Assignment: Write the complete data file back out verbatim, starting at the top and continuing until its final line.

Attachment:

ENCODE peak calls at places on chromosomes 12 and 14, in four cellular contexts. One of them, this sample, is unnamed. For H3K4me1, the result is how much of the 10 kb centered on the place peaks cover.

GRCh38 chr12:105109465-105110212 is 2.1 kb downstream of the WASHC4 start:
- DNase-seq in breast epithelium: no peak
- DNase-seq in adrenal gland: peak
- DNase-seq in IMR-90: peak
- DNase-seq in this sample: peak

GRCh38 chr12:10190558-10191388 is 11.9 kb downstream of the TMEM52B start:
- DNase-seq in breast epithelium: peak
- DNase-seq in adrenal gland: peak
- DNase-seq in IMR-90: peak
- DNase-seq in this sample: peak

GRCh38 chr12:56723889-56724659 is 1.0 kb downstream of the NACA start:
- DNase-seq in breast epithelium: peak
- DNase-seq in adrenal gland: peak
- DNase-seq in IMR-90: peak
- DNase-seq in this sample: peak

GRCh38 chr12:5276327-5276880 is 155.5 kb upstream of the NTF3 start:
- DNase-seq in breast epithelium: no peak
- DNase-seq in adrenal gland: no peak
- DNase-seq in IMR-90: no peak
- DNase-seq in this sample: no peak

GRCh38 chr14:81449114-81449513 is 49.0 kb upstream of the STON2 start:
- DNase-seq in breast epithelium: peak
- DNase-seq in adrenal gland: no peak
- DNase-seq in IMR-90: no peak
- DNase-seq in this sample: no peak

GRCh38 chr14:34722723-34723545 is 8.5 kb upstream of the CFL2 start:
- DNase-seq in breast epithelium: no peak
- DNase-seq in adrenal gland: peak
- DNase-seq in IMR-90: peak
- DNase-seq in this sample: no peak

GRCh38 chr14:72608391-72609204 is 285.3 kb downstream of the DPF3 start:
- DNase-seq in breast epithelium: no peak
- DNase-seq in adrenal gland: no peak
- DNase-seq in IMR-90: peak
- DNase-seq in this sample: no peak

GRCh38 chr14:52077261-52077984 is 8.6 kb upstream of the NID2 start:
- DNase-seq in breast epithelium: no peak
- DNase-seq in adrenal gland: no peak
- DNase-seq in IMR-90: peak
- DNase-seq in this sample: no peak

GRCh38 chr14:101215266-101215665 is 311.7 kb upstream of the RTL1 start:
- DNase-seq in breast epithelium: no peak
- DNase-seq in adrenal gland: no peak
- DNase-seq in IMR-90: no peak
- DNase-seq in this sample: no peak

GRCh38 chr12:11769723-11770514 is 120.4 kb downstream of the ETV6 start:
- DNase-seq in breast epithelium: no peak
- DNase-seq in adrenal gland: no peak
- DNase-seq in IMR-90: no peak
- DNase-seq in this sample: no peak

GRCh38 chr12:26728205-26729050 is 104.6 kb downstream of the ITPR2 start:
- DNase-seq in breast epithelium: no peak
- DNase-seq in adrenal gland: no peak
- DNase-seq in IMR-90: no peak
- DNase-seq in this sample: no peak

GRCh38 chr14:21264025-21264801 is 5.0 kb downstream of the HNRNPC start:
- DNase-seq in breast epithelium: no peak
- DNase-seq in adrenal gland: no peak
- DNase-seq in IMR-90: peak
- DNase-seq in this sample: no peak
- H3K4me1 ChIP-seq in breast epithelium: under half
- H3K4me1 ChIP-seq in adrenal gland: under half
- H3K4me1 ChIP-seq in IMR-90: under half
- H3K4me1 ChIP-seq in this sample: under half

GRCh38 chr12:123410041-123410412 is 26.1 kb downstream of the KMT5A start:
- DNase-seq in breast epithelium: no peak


ENCODE peak calls at places on chromosomes 12 and 14, in four cellular contexts. One of them, this sample, is unnamed. For H3K4me1, the result is how much of the 10 kb centered on the place peaks cover.

GRCh38 chr12:105109465-105110212 is 2.1 kb downstream of the WASHC4 start:
- DNase-seq in breast epithelium: no peak
- DNase-seq in adrenal gland: peak
- DNase-seq in IMR-90: peak
- DNase-seq in this sample: peak

GRCh38 chr12:10190558-10191388 is 11.9 kb downstream of the TMEM52B start:
- DNase-seq in breast epithelium: peak
- DNase-seq in adrenal gland: peak
- DNase-seq in IMR-90: peak
- DNase-seq in this sample: peak

GRCh38 chr12:56723889-56724659 is 1.0 kb downstream of the NACA start:
- DNase-seq in breast epithelium: peak
- DNase-seq in adrenal gland: peak
- DNase-seq in IMR-90: peak
- DNase-seq in this sample: peak

GRCh38 chr12:5276327-5276880 is 155.5 kb upstream of the NTF3 start:
- DNase-seq in breast epithelium: no peak
- DNase-seq in adrenal gland: no peak
- DNase-seq in IMR-90: no peak
- DNase-seq in this sample: no peak

GRCh38 chr14:81449114-81449513 is 49.0 kb upstream of the STON2 start:
- DNase-seq in breast epithelium: peak
- DNase-seq in adrenal gland: no peak
- DNase-seq in IMR-90: no peak
- DNase-seq in this sample: no peak

GRCh38 chr14:34722723-34723545 is 8.5 kb upstream of the CFL2 start:
- DNase-seq in breast epithelium: no peak
- DNase-seq in adrenal gland: peak
- DNase-seq in IMR-90: peak
- DNase-seq in this sample: no peak

GRCh38 chr14:72608391-72609204 is 285.3 kb downstream of the DPF3 start:
- DNase-seq in breast epithelium: no peak
- DNase-seq in adrenal gland: no peak
- DNase-seq in IMR-90: peak
- DNase-seq in this sample: no peak

GRCh38 chr14:52077261-52077984 is 8.6 kb upstream of the NID2 start:
- DNase-seq in breast epithelium: no peak
- DNase-seq in adrenal gland: no peak
- DNase-seq in IMR-90: peak
- DNase-seq in this sample: no peak

GRCh38 chr14:101215266-101215665 is 311.7 kb upstream of the RTL1 start:
- DNase-seq in breast epithelium: no peak
- DNase-seq in adrenal gland: no peak
- DNase-seq in IMR-90: no peak
- DNase-seq in this sample: no peak

GRCh38 chr12:11769723-11770514 is 120.4 kb downstream of the ETV6 start:
- DNase-seq in breast epithelium: no peak
- DNase-seq in adrenal gland: no peak
- DNase-seq in IMR-90: no peak
- DNase-seq in this sample: no peak

GRCh38 chr12:26728205-26729050 is 104.6 kb downstream of the ITPR2 start:
- DNase-seq in breast epithelium: no peak
- DNase-seq in adrenal gland: no peak
- DNase-seq in IMR-90: no peak
- DNase-seq in this sample: no peak

GRCh38 chr14:21264025-21264801 is 5.0 kb downstream of the HNRNPC start:
- DNase-seq in breast epithelium: no peak
- DNase-seq in adrenal gland: no peak
- DNase-seq in IMR-90: peak
- DNase-seq in this sample: no peak
- H3K4me1 ChIP-seq in breast epithelium: under half
- H3K4me1 ChIP-seq in adrenal gland: under half
- H3K4me1 ChIP-seq in IMR-90: under half
- H3K4me1 ChIP-seq in this sample: under half

GRCh38 chr12:123410041-123410412 is 26.1 kb downstream of the KMT5A start:
- DNase-seq in breast epithelium: no peak